Samurai Swords – The Construction of the Katana

The Katana or Samurai Sword is a weapon surrounded by mystery and folklore and is known around the world for its deadly sharpness and cutting ability. Historically the katana was the weapon of choice for the samurai of feudal Japan. The slender, curved blade with its single cutting edge gives the katana its distinctive appearance. Katanas have square or circular hand guard, a long grip for katanas for sale grasping with two hands, and a blade that is at least 60 centimeters long.

In absolute terms the Japanese word katana can be used to describe any single edged sword – it doesn’t even have to be of Japanese origin. However, in modern English usage the word katana refers exclusively to the sword of the samurai.

The katana first appeared in the Muromachi period (1392-1573) as escalating battle conditions required more effective weapons. The katana allowed the samurai to draw their sword and cut their enemies in a single swift motion which the new sword made possible because it is worn with the blade facing up.

The true beauty of the katana is in its expert construction. The Japanese had an understanding of metallurgy that was far more advanced than anything that Europeans were doing at the time. An authentic Samurai sword is made from a type of steel known as Tamahagane. Tamahagane is made from a mixture of high and low carbon steel, each of which has their own strengths and weaknesses. Steel with a high carbon content is harder and able to hold a sharp edge but is brittle and prone to breaking. Steel with a low carbon content is more malleable which makes it better for absorbing impact but also makes the edge easily blunted.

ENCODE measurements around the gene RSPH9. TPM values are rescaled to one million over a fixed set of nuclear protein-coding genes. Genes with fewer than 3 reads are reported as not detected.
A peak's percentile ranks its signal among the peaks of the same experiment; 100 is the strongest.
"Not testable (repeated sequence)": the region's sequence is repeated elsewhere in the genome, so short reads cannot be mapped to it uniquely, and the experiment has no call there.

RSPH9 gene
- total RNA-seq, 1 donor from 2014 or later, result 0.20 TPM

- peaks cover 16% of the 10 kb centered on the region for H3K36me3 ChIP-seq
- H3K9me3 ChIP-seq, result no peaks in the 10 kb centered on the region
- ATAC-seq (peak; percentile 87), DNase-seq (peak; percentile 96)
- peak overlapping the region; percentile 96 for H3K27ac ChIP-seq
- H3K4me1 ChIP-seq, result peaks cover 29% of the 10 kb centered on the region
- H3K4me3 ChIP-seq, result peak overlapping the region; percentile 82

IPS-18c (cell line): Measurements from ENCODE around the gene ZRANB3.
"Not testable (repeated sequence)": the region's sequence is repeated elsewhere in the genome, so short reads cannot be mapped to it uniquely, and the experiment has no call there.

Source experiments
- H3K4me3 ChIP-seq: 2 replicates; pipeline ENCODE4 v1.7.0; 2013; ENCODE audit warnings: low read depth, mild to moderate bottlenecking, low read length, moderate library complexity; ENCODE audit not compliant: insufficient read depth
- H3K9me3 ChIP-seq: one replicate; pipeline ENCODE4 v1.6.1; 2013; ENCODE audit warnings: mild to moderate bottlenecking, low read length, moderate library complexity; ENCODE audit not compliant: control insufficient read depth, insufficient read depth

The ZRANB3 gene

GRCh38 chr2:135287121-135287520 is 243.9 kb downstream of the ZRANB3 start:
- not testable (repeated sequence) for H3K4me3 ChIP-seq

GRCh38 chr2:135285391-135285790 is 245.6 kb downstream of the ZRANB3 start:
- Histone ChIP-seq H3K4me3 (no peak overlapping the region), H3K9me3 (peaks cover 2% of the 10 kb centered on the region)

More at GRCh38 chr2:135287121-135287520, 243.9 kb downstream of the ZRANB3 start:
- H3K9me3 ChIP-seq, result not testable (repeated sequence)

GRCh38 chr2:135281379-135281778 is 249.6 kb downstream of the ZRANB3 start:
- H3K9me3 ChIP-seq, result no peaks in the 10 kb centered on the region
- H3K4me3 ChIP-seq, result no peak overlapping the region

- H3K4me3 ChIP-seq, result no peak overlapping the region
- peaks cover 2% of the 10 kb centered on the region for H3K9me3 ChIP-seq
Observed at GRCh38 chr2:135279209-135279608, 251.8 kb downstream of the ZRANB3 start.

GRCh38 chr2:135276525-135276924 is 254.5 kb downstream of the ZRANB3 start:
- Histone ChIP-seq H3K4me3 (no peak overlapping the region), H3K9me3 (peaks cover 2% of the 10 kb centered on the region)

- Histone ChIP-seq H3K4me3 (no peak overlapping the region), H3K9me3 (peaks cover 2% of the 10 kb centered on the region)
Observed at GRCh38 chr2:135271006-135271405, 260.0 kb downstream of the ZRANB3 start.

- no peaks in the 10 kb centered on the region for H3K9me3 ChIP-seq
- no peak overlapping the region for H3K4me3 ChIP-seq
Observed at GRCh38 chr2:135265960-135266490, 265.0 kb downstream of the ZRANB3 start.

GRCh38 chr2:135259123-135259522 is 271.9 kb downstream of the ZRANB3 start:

The genius of the traditional samurai sword maker was to combine both types of steel in a single weapon. This was typically done by making the outer edge of the sword from high carbon steel and the inner core from low carbon steel. The process of creating a single sword from two pieces of metal was done by making a U-shaped bar from high carbon steel and putting a length of low carbon steel into the U and hammering them together into a single piece of metal. Over a period of several days the piece of combined steel is heated, folded, and hammered. Generally speaking the katana was folded a maximum of 16 times before being hammered into the basic shape of a sword.

This process forces impurities out of the metal and also creates microscopic imperfections in the molecular lattice adding strength to the metal. That’s difference between forged and cast metal, forged metal has been hammered into shape and is much stronger than cast metal which has only been made molten and poured into a form (cast) and allowed to harden.

At this stage the katana would have had little or no curve which was actually created with an ingenious system of quenching. This was done by using a clay slurry, the formula of which was unique to each sword maker, to insulate the blade in varying degrees. By putting a thicker coat on the spine and a thinner coat on the sharp edge a heat gradient could be created. This caused the blades edge to be hardened by the quenching while the spine, with its thicker insulation, was allowed to cool more slowly and underwent less strain. The slow cooling would cause the spine edge to shrink slightly and over the course of several heating and quenching cycles would create the gentle curve that is so closely associated with the Japanese katana.

Traditionally crafted Japanese katana are available today but they are prohibitively expensive with their costs exceeding many tens of thousands dollars in some cases. However, quality reproductions made with contemporary manufacturing techniques are available at reasonable prices from many places that sell martial arts supplies.

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